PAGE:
Re: Pointer Events and default browser behaviour

Thanks for your feedback Klemen!

I don't think we're normally thinking of "interaction monitoring"
scenarios, and full-fidelity interaction monitoring is definitely on
conflict with the notion that we don't want to send events while scrolling.

Can you explain a little more of the use case?  Why is it useful to know
where the user is touching the screen when scrolling the page?  Eg. I see
that users often scroll the chromebook pixel in the bottom left/right
corners since that's a convenient place to hold your hands and put your
thumbs.  This also tends to overlap with ads, but in no means represents
the user interacting with the ad.

If you leave touch-action as 'auto' you'll still get a pointerdown
(probably a couple pointermove) and pointercancel event on the element the
user touches when scrolling.  Why isn't that sufficient?  What's the
additional value in getting all the pointermove and pointerend events for a
scroll gesture?

This must also be an issue for you in some scenarios with touch events,
right?  Eg. Chrome Android basically follows the PE model - sending a
touchcancel as soon as scrolling starts.  Mobile Safari will often (eg.
when scrolling the document) just omit all touchmove events while
scrolling.  Are either of these cases alright for you today?

Also note that the simple act of having a touchstart handler on the body is
bad for scrolling performance.  It means that we can never start scrolling
the page without blocking on the main thread / javascript (particularly bad
on mobile - eg. means a page often can't be scrolled while it's still
loading).  See for
more details and a new feature in chrome that warns web developers about
this scenario on their site.  Now that dev tools exposes this, you might
find page owners getting upset about ads that add touchstart handlers to
the body.

Thanks to touch-action, PE can do much better than this.  Your JS can still
monitor all  pointerdown events on the document but scrolling can still
start immediately on the impl thread (since in touch-action: auto regions
there's no way to prevent the scrolling).


On Tue, Jul 30, 2013 at 9:35 PM, Klemen Slavič <>wrote:

> Hello all,
> As per my Twitter exchange<> I'm
> writing about the implementation of the Pointer Events spec in Internet
> Explorer 10, specifically, regarding the mutual exclusivity between
> generating Pointer Events and default browser behaviour.
> My gripe with this situation is that it prohibits *pass-thru* observation
> of events when the event's default behaviour is not prevented.
> Consider a situation where an ad is embedded within another through the
> use of a wrapping element (pretty common in the advertising space, where
> the more common use is an <iframe> element; also, disclaimer, I work for a rich
> media ad company <>). In such a case it would be in
> the interest of the user to be able to scroll the page even though the
> touch was initiated within the ad container.
> In the case of WebKit- and Gecko-based browsers, one can attach event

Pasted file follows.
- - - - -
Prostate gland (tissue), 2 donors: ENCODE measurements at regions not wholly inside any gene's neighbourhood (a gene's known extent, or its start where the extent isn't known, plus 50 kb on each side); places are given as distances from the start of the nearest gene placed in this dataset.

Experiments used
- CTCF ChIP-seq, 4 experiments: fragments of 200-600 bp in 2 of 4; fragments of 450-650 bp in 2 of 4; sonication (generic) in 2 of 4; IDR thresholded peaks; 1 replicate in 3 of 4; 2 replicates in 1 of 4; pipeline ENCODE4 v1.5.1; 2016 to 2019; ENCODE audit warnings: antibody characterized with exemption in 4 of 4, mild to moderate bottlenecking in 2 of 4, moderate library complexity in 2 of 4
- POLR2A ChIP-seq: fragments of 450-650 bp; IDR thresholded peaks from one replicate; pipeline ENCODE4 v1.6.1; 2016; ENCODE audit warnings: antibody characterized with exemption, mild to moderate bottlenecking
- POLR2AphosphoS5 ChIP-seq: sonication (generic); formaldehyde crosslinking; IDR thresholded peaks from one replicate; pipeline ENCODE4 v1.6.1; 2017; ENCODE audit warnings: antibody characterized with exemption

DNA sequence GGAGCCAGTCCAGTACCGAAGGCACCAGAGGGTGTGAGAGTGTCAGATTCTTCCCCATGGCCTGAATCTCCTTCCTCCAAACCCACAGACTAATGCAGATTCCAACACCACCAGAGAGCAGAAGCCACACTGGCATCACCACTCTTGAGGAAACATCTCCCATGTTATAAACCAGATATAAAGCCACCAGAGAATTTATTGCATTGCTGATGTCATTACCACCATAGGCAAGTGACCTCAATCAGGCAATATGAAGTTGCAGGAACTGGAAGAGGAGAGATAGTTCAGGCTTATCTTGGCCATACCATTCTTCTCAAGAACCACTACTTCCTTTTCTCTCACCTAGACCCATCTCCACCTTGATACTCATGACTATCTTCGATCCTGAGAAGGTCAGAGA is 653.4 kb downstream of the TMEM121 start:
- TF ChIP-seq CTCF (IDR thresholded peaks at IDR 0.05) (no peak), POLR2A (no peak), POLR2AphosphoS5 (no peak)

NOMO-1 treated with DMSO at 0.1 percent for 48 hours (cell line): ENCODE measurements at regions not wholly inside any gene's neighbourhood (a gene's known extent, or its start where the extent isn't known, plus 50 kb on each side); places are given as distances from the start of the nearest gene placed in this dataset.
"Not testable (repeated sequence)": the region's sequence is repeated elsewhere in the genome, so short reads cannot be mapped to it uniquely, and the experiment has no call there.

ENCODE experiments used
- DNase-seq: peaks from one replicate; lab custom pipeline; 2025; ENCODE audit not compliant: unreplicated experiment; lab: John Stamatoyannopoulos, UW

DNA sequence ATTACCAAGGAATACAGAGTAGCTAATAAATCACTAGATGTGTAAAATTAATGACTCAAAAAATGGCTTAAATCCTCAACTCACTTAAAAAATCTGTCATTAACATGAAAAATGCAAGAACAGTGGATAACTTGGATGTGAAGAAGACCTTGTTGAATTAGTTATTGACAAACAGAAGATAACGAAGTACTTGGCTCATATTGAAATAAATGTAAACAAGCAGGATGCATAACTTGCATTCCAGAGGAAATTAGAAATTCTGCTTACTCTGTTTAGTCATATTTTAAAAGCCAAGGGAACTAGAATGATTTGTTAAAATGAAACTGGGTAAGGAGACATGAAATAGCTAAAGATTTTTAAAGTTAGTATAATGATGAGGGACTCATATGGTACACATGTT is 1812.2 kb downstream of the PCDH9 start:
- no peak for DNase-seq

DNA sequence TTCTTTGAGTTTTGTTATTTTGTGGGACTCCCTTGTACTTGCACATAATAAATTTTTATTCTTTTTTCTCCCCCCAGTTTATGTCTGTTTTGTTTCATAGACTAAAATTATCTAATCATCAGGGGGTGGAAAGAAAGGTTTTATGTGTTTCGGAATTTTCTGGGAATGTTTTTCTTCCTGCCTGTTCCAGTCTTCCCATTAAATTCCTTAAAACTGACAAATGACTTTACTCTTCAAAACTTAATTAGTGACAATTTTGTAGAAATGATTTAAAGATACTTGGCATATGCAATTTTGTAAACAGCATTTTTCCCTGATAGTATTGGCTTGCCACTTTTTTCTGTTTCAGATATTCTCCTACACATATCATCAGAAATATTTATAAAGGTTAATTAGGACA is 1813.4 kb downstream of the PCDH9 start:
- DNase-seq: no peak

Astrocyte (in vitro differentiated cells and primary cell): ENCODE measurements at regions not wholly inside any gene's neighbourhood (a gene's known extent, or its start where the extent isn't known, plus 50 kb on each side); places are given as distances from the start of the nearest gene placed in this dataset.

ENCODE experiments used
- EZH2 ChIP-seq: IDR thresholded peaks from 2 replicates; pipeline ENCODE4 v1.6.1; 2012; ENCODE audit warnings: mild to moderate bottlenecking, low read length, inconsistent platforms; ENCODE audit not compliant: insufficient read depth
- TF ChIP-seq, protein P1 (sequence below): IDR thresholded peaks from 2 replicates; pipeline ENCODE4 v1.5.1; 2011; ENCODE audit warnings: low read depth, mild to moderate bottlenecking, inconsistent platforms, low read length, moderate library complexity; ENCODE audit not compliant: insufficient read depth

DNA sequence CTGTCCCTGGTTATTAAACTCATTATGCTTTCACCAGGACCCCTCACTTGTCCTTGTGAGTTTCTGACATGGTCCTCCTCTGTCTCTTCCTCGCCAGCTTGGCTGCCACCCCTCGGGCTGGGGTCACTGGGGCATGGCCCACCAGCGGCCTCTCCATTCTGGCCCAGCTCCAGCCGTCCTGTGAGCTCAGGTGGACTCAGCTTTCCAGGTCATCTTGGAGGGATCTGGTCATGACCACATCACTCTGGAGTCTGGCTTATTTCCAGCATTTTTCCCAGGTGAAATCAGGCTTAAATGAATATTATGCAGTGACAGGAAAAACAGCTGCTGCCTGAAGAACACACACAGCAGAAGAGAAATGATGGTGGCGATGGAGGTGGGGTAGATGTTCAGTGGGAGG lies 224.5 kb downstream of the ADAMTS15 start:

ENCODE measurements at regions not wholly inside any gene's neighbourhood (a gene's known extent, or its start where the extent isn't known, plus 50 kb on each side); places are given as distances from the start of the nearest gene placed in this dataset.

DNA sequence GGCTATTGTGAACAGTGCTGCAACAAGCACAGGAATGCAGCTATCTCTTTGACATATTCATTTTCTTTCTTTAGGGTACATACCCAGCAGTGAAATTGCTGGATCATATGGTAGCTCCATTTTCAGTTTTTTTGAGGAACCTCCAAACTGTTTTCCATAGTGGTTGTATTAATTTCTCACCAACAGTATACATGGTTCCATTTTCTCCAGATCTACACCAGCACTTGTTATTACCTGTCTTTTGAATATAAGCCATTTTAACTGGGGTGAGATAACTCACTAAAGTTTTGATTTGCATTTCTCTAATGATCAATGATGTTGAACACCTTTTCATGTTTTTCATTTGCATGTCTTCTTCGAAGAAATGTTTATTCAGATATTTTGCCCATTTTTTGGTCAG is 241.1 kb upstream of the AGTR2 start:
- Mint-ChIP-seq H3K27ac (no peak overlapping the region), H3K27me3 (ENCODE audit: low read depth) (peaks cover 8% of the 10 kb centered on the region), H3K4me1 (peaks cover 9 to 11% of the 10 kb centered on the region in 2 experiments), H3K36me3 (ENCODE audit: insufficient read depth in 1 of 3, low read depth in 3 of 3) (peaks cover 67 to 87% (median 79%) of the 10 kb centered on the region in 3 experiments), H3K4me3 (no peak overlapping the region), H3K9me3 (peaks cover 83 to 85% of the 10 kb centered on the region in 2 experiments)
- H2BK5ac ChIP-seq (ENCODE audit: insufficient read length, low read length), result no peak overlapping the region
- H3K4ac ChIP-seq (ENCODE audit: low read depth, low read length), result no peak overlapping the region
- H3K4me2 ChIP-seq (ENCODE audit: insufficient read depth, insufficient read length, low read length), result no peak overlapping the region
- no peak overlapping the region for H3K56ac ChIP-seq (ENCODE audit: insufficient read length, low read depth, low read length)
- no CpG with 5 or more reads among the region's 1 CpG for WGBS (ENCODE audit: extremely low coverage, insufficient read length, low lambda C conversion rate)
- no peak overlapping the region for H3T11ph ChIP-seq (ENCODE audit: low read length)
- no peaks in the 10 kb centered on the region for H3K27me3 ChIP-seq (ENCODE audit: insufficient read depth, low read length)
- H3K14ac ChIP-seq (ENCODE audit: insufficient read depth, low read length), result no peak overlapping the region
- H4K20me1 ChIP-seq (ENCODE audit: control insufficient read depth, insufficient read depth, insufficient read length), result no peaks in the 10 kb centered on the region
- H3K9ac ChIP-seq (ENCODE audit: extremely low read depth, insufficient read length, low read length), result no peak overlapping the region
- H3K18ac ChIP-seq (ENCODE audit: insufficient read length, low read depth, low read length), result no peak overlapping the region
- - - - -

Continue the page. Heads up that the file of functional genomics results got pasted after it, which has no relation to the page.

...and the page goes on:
> listeners in the bubble phase to detect interaction, letting the user
> scroll unless interacting with a touch-capturing element (carousels and
> such):
> document.body.addEventListener('touchstart', function(ev) {
>   // interaction tracking code, never calling ev.preventDefault()
>   ...
> }, false);
> // some component inside the DOM hierarchy
> var div = document.querySelector('#carousel');
> div.addEventListener('touchmove', function(ev) {
>   // prevent scrolling, since we'd like the user to interact
>   ev.preventDefault();
>   ...
> }, false);
> Interacting with *#carousel* will block scrolling and will generate touch
> events, but detection of interaction elsewhere in the document will still
> allow the user to scroll the content and parent page (if there's nowhere to
> scroll the <iframe> content, depending on the length of the swipe).
> This is where we hit a snag; to provide similar interaction behaviour for
> touch using Pointer Events, we have to add the *-ms-touch-action* attribute
> to the elements we want to have Pointer Events generated for:
> body { -ms-touch-action: none; }
> This enables us to listen for events, whether they're mouse, touch or pen
> input:
> document.body.addEventListener('MSPointerDown', function(ev) {
>   // interaction tracking code, no ev.preventDefault();
>   ...
> }, false);
> var div = document.querySelector('#carousel');
> div.addEventListener('MSPointerMove', function(ev) {
>   // no need for ev.preventDefault();
>   ...
> }, false);
> The very act of observing Pointer Events on the body without preventing
> the default action prevents the user from scrolling the contents. In WebKit
> and Gecko-based browsers you can simply prevent default action anywhere
> within the capture and bubble phase, but with Pointer Events, you cannot
> decide on the fly, relying on explicit user interaction that toggles the
> CSS attribute between these modes using other events such as simulated
> mouse clicks. Kind of like the "click to play" used in plugin-based games
> to enable Pointer Events and escape when you want to conclude interaction.
> My question is, is there a way to have both? To be able to passively
> monitor touch events within the Pointer Events model without blocking
> scrolling? The only other solution that comes to mind is forwarding calls
> to various scrolling functions, which is far from ideal and prone to
> various glitches.
> --
> * <>
> *
> *
> *
> *Sent from my fusion-powered solar dome in geosynchronous orbit.*

Received on Thursday, 1 August 2013 15:03:23 UTC